More People Falling Behind on Mortgages

In August, the Mortgage Bankers Association (MBA) released data suggesting that more and more people were falling behind on their mortgages. According to a report in The Tennessean, the MBA data showed that 10.47 percent of mortgages in the state were past due between April and June, compared with 9.89 percent in the first quarter of the year. Experts believed this to be evidence of a looming foreclosure problem for the state and the rest of the country.

According to RealtyTrac, a leading foreclosure listing service, foreclosure activity hit a record high in September. One in every 371 properties in the U.S. received a foreclosure notice and bank repossessions reached over 100,000 for the first time since the company started tracking the data in 2005.

In the third quarter, over 372,000 foreclosure auctions were scheduled and over 288,000 properties were repossessed by banks during that time. Nevada continues to have the highest foreclosure rate in the country with one in every 69 properties receiving a foreclosure notice, followed by Florida, Arizona and California.

In September 2010, one in every 1,080 properties in Tennessee received a foreclosure notice. While foreclosure sales account for 17 percent of sales in the state, foreclosed homes are sold at an average discount of 38 percent, one of the highest discount rates in the country according to RealtyTrac.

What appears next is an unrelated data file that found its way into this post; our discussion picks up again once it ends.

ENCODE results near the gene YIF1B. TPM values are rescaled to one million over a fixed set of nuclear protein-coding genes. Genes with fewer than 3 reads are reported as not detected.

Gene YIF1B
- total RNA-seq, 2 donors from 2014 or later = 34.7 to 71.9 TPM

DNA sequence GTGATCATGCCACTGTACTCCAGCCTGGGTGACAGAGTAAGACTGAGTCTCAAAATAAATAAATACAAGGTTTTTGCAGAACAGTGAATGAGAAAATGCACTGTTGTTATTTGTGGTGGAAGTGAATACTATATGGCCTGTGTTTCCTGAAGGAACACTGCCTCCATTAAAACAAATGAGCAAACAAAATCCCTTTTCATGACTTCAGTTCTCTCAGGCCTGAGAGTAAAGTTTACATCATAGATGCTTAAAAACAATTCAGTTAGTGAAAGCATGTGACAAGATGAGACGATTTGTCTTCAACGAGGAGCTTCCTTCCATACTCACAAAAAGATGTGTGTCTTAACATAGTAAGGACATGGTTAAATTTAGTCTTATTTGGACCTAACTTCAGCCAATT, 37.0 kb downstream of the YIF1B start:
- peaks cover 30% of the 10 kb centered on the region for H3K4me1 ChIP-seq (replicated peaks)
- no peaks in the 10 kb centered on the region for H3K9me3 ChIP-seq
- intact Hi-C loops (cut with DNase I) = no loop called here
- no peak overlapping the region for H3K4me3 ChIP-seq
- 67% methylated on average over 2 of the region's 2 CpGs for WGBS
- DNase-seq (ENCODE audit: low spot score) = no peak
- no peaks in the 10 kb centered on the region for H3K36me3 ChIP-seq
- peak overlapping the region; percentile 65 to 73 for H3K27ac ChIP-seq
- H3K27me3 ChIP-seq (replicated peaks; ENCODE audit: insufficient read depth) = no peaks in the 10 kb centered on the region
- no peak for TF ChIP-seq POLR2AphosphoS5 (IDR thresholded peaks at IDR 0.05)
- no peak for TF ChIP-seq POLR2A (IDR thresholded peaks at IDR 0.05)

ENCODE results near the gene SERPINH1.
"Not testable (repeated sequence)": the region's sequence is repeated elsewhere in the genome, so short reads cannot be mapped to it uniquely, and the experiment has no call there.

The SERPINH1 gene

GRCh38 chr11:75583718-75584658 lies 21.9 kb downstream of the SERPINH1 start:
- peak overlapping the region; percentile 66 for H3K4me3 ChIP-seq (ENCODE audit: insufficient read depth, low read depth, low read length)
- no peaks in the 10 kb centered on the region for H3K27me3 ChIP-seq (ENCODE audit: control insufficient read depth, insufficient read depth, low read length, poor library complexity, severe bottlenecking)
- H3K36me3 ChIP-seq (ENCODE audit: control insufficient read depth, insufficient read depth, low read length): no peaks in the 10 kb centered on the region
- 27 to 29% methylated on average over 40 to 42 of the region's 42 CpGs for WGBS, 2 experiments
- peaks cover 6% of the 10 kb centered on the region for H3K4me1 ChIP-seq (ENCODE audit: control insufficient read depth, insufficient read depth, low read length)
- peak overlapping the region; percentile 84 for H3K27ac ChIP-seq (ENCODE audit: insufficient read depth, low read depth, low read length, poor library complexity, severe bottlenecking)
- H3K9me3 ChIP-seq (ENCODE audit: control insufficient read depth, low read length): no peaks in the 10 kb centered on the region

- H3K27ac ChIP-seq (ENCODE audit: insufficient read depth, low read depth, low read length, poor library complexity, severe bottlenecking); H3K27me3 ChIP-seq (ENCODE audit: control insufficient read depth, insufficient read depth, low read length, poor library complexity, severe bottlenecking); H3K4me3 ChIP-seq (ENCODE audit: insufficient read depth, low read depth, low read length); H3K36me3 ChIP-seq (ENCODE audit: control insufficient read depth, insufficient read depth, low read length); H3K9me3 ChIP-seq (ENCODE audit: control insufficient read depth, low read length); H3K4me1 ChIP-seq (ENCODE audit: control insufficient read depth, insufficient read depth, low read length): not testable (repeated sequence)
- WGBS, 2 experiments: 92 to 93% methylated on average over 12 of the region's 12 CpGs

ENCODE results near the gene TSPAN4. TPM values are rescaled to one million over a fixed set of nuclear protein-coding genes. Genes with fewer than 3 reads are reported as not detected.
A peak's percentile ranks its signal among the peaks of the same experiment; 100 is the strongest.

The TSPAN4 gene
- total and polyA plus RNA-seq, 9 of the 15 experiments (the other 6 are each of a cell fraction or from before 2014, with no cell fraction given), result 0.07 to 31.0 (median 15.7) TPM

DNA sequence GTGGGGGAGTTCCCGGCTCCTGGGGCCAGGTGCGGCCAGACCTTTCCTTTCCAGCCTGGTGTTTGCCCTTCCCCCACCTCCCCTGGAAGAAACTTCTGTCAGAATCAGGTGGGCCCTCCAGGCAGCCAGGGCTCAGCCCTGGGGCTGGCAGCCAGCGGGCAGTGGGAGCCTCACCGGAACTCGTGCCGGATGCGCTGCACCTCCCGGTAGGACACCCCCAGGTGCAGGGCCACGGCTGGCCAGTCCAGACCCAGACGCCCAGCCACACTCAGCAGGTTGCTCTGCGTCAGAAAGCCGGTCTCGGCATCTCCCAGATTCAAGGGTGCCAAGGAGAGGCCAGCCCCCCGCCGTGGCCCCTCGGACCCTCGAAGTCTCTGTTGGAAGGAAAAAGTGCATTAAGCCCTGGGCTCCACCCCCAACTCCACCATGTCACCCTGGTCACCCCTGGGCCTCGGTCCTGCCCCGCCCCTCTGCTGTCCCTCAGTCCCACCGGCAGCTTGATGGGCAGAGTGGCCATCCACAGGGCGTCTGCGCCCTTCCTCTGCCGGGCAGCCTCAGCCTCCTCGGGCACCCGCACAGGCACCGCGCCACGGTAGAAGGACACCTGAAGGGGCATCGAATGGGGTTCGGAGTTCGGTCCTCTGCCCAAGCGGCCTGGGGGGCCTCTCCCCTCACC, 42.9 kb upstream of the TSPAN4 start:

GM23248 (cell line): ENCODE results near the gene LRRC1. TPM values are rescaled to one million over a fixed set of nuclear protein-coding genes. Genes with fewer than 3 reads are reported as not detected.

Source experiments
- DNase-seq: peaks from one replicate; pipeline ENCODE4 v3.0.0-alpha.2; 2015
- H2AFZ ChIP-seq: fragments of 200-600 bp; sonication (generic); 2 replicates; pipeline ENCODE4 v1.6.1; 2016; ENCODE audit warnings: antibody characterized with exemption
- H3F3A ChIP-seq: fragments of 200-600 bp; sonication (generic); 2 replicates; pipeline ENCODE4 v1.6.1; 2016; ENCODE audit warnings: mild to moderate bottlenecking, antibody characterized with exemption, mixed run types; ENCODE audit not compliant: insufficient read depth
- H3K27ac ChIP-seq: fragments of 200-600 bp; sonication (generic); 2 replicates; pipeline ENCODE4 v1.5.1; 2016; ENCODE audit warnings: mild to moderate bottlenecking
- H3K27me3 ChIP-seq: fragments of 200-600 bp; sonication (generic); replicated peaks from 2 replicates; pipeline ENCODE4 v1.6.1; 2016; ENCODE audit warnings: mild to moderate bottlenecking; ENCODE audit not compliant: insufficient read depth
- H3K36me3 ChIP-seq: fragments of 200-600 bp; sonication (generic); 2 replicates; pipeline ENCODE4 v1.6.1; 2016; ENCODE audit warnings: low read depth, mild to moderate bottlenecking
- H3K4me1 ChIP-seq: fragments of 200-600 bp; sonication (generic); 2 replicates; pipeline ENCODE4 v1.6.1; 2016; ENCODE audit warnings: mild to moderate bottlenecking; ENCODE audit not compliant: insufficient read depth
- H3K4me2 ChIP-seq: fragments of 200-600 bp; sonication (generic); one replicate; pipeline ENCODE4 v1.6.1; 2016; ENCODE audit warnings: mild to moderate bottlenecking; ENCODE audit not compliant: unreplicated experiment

The National Investigation into Mortgage Lenders

According to a Forbes Magazine report, attorneys general in all 50 states are investigating major loan servicers to see if they have used improper foreclosure practices. Bank of America has put a temporary freeze on all of its foreclosures and GMAC is also reviewing its mortgage foreclosure process on a national level.

Among the allegations against lenders is the practice of "robo-signing." According to the National Association of Attorneys General, robo-signing occurs when documents signed by lenders contained known defects or the documents were signed outside the presence of a notary public. This practice may have resulted in countless defaults and repossessions.

In early October, Bank of America decided to temporarily freeze its foreclosure practices due to allegations of improper practices. GMAC is reviewing its procedures in all 50 states and suspended foreclosures in 23 states where courts are required to supervise the mortgage foreclosure process. Unfortunately, Bank of America and Ally Financial Inc.'s GMAC Mortgage unit has resumed foreclosures. Shaun Donovan, the secretary of Housing and Urban Development, said that they made a business decision in an interview at the White House. However, lenders could face fines and suits if they have found to have broken the law.

Working With an Attorney

Falling behind on a mortgage is typically a symptom of a larger problem. If you are having trouble paying your mortgage, it is important to discuss your situation with an experienced attorney. There may be ways to stop foreclosure and help save your home.

Many times it is the other financial obligations that cause you to fall behind on your mortgage and jeopardize your home. Chapter 7 or 13 bankruptcy may allow a realignment of debts and enable you to keep your home. Payment of some debts may be reduced, delayed or even eliminated to make it possible to pay your mortgage. Usually foreclosures can be stopped and the arrearage paid over as much as 60 months. You need to talk to a qualified bankruptcy attorney to see what can be done in your particular financial situation.